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Publication numberUS5363967 A
Publication typeGrant
Application numberUS 08/126,137
Publication dateNov 15, 1994
Filing dateSep 23, 1993
Priority dateAug 9, 1991
Fee statusLapsed
Also published asCA2115273A1, WO1993002810A1
Publication number08126137, 126137, US 5363967 A, US 5363967A, US-A-5363967, US5363967 A, US5363967A
InventorsDavid J. Tilles, Frank J. San Miguel, Thomas F. Grapes, Diane L. Deemer, Stanley K. Wakamiya, James D. Mullenix, Mark W. Westerdale, David Bialik
Original AssigneeWestinghouse Electric Corporation
Export CitationBiBTeX, EndNote, RefMan
External Links: USPTO, USPTO Assignment, Espacenet
Modular mail processing method and control system
US 5363967 A
Abstract
A modular mail processing method and control system that includes a plurality of induction transport modules and a stacker/transport module. The system maintains a real time statistics concerning the mail flowing through the system. The modularity of the system increases its flexibility in adapting to sorting either incoming or outgoing mail. In addition, a variety of readers and printers can be employed in the system to meet the needs of a particular customer.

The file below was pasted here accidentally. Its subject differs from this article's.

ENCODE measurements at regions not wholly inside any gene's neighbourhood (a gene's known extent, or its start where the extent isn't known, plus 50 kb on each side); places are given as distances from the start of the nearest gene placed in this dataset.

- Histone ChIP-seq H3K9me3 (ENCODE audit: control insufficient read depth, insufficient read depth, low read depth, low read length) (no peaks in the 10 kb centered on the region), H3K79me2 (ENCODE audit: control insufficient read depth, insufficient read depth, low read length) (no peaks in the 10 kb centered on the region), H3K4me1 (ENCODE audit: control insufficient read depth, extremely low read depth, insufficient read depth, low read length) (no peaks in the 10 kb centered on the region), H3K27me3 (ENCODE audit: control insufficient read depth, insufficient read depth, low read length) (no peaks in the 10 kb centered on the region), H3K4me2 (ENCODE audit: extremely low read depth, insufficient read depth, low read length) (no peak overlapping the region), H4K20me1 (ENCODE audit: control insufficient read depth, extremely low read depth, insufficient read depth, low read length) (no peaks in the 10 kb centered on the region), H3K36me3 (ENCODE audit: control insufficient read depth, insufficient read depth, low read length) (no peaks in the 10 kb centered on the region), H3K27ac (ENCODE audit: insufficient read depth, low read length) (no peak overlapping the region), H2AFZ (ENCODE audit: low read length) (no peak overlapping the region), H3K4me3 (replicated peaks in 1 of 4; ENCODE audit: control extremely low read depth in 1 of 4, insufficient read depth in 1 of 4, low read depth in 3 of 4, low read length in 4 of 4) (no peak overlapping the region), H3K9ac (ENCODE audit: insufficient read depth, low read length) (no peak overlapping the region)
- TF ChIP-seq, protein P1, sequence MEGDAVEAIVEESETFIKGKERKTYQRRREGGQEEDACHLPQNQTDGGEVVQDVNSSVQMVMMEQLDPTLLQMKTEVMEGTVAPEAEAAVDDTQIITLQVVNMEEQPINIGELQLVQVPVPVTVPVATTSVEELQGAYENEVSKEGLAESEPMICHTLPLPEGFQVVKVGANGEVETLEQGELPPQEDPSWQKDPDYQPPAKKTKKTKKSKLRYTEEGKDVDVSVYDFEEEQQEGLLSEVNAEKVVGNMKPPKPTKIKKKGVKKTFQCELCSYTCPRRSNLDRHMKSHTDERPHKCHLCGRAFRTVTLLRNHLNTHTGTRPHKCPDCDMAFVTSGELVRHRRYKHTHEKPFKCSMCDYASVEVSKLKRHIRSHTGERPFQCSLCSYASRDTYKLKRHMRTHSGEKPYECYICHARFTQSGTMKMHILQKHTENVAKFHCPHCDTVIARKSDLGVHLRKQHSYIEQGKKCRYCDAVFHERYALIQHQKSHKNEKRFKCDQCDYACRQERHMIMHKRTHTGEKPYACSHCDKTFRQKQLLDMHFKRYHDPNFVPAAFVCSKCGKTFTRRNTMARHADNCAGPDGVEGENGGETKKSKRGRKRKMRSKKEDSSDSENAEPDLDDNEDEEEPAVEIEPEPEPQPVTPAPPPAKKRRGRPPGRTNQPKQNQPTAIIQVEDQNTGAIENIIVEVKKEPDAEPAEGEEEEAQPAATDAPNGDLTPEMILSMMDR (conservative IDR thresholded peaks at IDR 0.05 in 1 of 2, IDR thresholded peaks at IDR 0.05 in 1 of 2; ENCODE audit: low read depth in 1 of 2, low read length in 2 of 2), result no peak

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Claims(22)
We claim:
1. A method of processing pieces of mail in a system including a stacker module having a number of carriers and bins, a plurality of serially connected induction transfer modules, including a feeder module, that are positioned to transport the pieces of mail from the feeder module to the stacker module, the method comprising the sequentially performes steps of:
(a) monitoring the position of each carrier;
(b) pre-selecting an empty carrier;
(c) feeding a piece of mail from the feeder module to another induction transfer module at a desired time based on the position of the pre-selected carrier;
(d) tracking the position of the piece of mail through the induction transfer modules;
(e) obtaining address information from the piece of mail;
(f) selecting a bin for the piece of mail based on said address information;
(g) transferring the piece of mail from a last induction transfer module to the pre-selected carrier; and
(h) diverting the piece of mail from the pre-elected carrier to the selected bin.
2. A method according to claim 1 further comprising the step of:
(i) adjusting the position of the piece of mail within an induction transfer module based on the position of the selected carrier.
3. A method according to claim 2 further comprising the steps of:
(j) identifying the piece of mail including its thickness;
(k) detecting a position error of the piece of mail and an induction transfer module in which the position error occurred, based on said tracking;
(l) storing the identification of the piece of mail in response to detecting the position error.
4. A method according to claim 3 further comprising the steps of: